Posted by Nutcutlet on (June 18, 2011, 16:11 GMT)

OK, indianpunter. It's nice to be able to grant a wish. Facebook Ian Pyne.

Posted by Farce-Follower on (June 18, 2011, 16:05 GMT)

SRT has shown himself to be obstinate and unappreciative of an experts view on technology. What if the Indian Board interferes with physios or mental reconditioning coaches because its prima donnas know better. As an Indian, I find this UDRS resistance by SRT and MSD most shameful.

Posted by Mephistopheles01 on (June 18, 2011, 15:42 GMT)

Superb article, hit the nail on the head. It is absolutely crucial that the ICC make DRS mandatory at this months meeting, otherwise they might as well dissolve the ICC and give the BCCI the job.

Posted by indianpunter on (June 18, 2011, 14:43 GMT)

@Nutcutlet. I couldnt agree more. I have read a few of your previous posts, and gosh! if we could get together and talk cricket!

Posted by Leggie on (June 18, 2011, 14:33 GMT)

There is one clipping of Hawk Eye etched in my memory which convinced me that this technology was still a work in progress. This happened during the India / Australia series. It was the last ball of an over bowled by Lee or Stuart Clarke to Sehwag.., the ball pitched on a good length and just went past Sehwag's off stump to the keeper. During the middle of the next over when "Hawk Eye" views of the previous over was being shown, the last ball was shown to be clipping the off bail. Obviously this is seriously incorrect since we all know that Sehwag missed playing the delivery and it was collected by the keeper. My question then is..., if "Hawk Eye" technology was incorrect even for the complete path of the ball, how accurate could it be to "PREDICT" the direction?? I'm sure the Computer Analysts accompanying the Indian team would have noticed many more of such anomalies which has possibly lead to this situation.It'll be grossly incorrect to shoot down the Indian cricketers/BCCI for this

Posted by Zack1 on (June 18, 2011, 14:16 GMT)

Sharda talks as if the system is fool proof, and using it has no downside. Let's instead take a look at what has been said about it, by people not in the BCCI.

`If you want an argument in favour of the review system, put Harper on the field; if you want an argument against the system, put Harper in the third umpire's booth.' Simon Barnes in the Times with an assessment of ICC elite umpire Daryl Harper's performance during the South Africa v England series

`There's nothing wrong with the system. It's the people operating the system.' Mikey Holding on Daryl Harper who controversially upheld an lbw decision against Shivnarine Chanderpaul

Let's also not forget that during the infamous Sydney test, a run out decision was sent to the third umpire, who incorrectly ruled in Australia's favor. Even for the review system to work properly, the third umpire must be competent. Given the number of tests being played and the paucity of good umpires, it's hard to find two, leave alone three.

Posted by Deuce03 on (June 18, 2011, 14:00 GMT)

The DRS is obviously not perfect, but much of the objection to it is poorly founded. No scientist is ever going to claim 100% accuracy for anything, but HawkEye/VirtualEye is sufficiently accurate within the recommended bounds that it accounts for all but the most freakish of possibilities, and is much more accurate than an umpire's judgement could be. The point at which it becomes unreliable (the 2.5 metre mark) is where it stops being used to overrule judgements. Snicko, at the moment, can't be used as part of the DRS because it takes several minutes to set up each time.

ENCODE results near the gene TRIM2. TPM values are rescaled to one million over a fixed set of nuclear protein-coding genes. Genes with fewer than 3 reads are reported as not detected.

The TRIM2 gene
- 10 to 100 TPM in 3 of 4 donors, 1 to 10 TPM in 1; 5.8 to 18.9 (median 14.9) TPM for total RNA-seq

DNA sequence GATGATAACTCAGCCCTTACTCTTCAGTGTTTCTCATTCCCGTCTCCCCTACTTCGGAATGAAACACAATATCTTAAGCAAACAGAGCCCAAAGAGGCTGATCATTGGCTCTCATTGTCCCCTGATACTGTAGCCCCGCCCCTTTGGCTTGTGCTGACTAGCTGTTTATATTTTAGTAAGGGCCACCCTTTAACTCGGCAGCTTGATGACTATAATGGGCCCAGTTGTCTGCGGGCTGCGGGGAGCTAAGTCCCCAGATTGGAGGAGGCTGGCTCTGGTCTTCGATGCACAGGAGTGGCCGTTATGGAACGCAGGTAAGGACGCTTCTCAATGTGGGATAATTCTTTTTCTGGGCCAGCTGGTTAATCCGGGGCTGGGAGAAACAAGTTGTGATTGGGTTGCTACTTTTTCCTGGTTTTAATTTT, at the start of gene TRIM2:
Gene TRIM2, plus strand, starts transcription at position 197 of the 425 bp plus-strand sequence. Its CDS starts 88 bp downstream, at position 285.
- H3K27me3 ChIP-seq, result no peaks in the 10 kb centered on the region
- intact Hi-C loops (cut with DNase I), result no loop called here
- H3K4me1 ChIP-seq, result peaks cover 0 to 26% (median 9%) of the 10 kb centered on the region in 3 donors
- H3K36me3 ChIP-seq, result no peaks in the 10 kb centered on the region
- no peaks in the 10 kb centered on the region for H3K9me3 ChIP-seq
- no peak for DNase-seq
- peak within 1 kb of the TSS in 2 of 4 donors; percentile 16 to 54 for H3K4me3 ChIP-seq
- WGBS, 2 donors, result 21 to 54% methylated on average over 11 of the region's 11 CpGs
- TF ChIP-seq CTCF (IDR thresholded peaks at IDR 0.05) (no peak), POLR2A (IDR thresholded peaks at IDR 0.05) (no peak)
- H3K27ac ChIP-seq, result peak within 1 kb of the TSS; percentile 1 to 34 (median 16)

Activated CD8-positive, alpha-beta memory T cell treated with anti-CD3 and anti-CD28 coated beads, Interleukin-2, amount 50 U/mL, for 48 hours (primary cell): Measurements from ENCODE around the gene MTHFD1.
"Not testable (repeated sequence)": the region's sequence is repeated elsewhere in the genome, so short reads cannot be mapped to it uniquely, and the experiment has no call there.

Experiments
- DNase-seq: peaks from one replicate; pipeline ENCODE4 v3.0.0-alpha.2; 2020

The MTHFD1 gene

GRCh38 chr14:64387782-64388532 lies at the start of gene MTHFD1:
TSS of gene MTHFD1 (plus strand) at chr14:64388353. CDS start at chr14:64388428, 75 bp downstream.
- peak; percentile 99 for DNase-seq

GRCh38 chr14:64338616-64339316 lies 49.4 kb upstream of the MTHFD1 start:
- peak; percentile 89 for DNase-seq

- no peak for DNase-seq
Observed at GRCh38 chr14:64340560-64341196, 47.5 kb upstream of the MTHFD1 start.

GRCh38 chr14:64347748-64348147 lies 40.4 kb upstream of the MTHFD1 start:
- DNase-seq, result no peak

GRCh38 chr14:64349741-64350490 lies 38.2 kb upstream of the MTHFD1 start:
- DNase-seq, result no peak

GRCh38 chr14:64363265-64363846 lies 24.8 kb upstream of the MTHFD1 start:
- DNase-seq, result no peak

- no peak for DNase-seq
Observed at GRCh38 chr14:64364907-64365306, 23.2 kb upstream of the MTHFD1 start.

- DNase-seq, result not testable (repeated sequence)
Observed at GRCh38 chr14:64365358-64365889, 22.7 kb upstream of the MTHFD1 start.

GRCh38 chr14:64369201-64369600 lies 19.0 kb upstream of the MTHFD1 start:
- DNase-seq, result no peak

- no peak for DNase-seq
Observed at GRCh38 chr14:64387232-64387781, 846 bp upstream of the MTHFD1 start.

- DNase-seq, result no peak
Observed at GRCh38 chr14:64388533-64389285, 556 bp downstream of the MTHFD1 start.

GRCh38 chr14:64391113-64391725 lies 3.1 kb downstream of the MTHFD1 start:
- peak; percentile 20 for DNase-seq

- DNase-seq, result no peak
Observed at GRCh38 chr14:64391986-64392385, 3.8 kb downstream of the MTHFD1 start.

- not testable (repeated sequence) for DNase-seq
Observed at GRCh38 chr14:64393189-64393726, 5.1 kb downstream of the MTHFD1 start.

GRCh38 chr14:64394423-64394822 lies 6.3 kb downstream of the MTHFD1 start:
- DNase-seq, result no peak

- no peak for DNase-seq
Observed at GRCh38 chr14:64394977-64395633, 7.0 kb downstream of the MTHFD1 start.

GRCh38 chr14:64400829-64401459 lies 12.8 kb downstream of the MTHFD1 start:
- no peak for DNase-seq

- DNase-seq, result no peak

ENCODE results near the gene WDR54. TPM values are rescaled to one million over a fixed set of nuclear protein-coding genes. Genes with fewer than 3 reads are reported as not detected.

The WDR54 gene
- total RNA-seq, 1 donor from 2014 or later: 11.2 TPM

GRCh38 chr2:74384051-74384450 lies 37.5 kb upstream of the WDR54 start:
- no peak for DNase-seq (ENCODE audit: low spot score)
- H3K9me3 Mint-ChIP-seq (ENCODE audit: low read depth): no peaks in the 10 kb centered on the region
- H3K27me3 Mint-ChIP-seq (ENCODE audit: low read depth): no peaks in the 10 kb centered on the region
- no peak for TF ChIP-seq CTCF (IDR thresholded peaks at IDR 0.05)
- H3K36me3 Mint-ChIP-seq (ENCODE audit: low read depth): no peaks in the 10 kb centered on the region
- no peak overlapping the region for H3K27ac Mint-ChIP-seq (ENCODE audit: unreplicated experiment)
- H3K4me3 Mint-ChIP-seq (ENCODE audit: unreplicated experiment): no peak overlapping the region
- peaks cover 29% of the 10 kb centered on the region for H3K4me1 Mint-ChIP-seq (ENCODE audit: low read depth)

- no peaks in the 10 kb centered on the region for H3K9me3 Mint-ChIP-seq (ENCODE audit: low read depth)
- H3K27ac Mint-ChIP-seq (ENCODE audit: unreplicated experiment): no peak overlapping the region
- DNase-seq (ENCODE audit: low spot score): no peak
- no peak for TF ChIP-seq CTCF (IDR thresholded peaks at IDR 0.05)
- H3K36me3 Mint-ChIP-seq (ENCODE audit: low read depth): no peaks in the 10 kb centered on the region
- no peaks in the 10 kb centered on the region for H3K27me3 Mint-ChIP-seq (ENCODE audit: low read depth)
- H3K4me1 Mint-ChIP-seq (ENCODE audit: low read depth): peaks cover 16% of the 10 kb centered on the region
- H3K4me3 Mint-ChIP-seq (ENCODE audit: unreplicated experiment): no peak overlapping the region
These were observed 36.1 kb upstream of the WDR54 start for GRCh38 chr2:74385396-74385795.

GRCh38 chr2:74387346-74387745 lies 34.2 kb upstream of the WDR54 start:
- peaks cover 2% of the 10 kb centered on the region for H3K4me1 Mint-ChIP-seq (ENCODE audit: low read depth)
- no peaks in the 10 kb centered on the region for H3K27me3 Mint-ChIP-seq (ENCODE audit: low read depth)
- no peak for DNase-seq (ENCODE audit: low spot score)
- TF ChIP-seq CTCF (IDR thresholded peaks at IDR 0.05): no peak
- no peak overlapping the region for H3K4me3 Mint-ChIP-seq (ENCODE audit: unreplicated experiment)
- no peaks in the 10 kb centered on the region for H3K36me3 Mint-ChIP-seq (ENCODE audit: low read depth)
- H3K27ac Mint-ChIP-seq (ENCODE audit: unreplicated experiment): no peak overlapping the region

I do think the system could be made fairer by giving the fielding team more referrals than the batting team, and by allowing a team to retain their review if the result is "on-field call". But these are minor tweaks- the DRS works well, and I can't see a good reason not to use it wherever available.

Posted by purple-haze on (June 18, 2011, 13:33 GMT)

@ mirchy : you have a valid point. the billy bowden incident was exactly what MS Dhoni had in mind when he made that "Adulteration" comment. of course it is being laughed at now by many seemingly thoughtful columnists. But, he wasn't far from the truth. Bell was close to being given out even after the review. I t almost felt like Bowden butted in and reminded people of the 2.5 m rule to stop his decision from getting overturned. If that is not adulteration of technology, I dont know what else is. However, I still feel that it is not prudent to stay opposed to DRS. The technology is here to stay and in the long run it'll be made totally error-free and the game would benefit. @ popcorn :just a small thing. Its Sachin Tendulkar, you are talking about. the question of him not becoming greater than Roger Federer does not even arise. Sachin has already achieved greatness and his records would be unsurpassed. For all federer's mastery,we can see nadal consistently destroying him for 5 years

Posted by adith_thegod on (June 18, 2011, 13:20 GMT)

Ugra, For once, Just for once, be neutral. So all these days Mr Sachin was against the DRS and by just one statement (which is pretty much what he has been saying throughout - use hot spot, hawk eye isnt reliable), he becomes FOR DRS and BCCI, which also says the same thing, becomes against DRS? Why dont u try and find out what exactly are the BCCI's reasons instead of giving your own POV? And why exactly do you think MSD opposes DRS more than anyone else? If you don't remember, MS said - either use on field decisions or let technology handle it completely and don't adulterate both (as it clearly happened in the Ian Bell WC decision). Do not mislead people by just taking one half of the statement!